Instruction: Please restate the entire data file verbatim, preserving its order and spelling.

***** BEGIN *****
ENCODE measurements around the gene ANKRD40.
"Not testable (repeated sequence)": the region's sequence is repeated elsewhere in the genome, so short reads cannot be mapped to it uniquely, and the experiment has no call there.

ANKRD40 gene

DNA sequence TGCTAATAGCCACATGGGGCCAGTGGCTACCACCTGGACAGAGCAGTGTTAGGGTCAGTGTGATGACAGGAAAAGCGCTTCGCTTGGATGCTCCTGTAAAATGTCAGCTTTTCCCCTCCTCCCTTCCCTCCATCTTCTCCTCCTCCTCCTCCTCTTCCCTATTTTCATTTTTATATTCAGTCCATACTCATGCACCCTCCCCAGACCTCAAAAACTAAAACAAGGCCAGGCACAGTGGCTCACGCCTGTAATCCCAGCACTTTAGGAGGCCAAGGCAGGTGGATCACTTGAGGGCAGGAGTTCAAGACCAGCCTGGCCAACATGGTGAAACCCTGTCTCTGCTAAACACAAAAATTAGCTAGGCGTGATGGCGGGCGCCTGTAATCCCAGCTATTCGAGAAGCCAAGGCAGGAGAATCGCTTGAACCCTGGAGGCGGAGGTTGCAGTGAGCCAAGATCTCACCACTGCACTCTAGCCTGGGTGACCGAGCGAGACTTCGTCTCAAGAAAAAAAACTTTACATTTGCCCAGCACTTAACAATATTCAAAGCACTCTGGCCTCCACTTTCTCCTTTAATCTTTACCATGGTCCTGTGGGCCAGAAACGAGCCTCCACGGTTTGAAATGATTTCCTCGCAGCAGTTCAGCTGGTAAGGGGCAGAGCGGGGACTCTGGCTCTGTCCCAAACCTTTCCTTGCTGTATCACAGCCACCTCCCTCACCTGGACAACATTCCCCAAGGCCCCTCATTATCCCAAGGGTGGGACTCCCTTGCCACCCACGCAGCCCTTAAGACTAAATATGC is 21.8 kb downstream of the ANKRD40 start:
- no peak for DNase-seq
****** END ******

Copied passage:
ENCODE measurements around the gene ANKRD40.
"Not testable (repeated sequence)": the region's sequence is repeated elsewhere in the genome, so short reads cannot be mapped to it uniquely, and the experiment has no call there.

ANKRD40 gene

DNA sequence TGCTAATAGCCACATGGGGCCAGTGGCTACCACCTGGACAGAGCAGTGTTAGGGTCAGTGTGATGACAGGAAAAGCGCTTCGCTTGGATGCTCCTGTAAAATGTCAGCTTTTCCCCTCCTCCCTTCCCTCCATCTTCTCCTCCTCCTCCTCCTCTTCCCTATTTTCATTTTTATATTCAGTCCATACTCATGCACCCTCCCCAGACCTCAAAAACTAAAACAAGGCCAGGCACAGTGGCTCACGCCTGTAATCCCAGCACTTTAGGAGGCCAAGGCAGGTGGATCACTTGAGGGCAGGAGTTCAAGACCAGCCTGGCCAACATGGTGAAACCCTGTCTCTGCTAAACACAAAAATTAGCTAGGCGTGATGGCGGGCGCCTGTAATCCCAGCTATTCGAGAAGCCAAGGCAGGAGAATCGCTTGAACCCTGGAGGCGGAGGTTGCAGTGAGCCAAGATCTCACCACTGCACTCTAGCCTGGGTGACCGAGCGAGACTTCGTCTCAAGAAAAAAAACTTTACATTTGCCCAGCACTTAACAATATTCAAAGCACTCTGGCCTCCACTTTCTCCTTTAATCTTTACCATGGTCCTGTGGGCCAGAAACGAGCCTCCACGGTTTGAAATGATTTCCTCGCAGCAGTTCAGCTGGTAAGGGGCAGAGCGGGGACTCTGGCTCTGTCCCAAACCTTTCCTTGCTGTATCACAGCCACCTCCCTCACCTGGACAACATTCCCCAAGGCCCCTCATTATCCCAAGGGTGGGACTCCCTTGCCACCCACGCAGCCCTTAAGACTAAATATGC is 21.8 kb downstream of the ANKRD40 start:
- no peak for DNase-seq